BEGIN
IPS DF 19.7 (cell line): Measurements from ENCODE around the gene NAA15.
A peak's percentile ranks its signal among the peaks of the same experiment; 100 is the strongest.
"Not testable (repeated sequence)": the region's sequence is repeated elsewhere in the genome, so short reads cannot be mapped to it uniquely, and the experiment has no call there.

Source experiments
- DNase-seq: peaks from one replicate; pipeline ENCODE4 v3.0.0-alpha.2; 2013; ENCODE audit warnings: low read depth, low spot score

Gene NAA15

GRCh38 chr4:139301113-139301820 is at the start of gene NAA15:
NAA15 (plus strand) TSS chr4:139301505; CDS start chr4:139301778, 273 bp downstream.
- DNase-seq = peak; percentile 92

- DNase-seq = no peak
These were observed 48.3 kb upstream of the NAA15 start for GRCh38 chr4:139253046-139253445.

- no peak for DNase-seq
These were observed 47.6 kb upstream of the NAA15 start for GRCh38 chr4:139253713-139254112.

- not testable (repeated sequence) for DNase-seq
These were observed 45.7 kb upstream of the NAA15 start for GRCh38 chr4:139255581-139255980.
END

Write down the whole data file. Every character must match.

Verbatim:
IPS DF 19.7 (cell line): Measurements from ENCODE around the gene NAA15.
A peak's percentile ranks its signal among the peaks of the same experiment; 100 is the strongest.
"Not testable (repeated sequence)": the region's sequence is repeated elsewhere in the genome, so short reads cannot be mapped to it uniquely, and the experiment has no call there.

Source experiments
- DNase-seq: peaks from one replicate; pipeline ENCODE4 v3.0.0-alpha.2; 2013; ENCODE audit warnings: low read depth, low spot score

Gene NAA15

GRCh38 chr4:139301113-139301820 is at the start of gene NAA15:
NAA15 (plus strand) TSS chr4:139301505; CDS start chr4:139301778, 273 bp downstream.
- DNase-seq = peak; percentile 92

- DNase-seq = no peak
These were observed 48.3 kb upstream of the NAA15 start for GRCh38 chr4:139253046-139253445.

- no peak for DNase-seq
These were observed 47.6 kb upstream of the NAA15 start for GRCh38 chr4:139253713-139254112.

- not testable (repeated sequence) for DNase-seq
These were observed 45.7 kb upstream of the NAA15 start for GRCh38 chr4:139255581-139255980.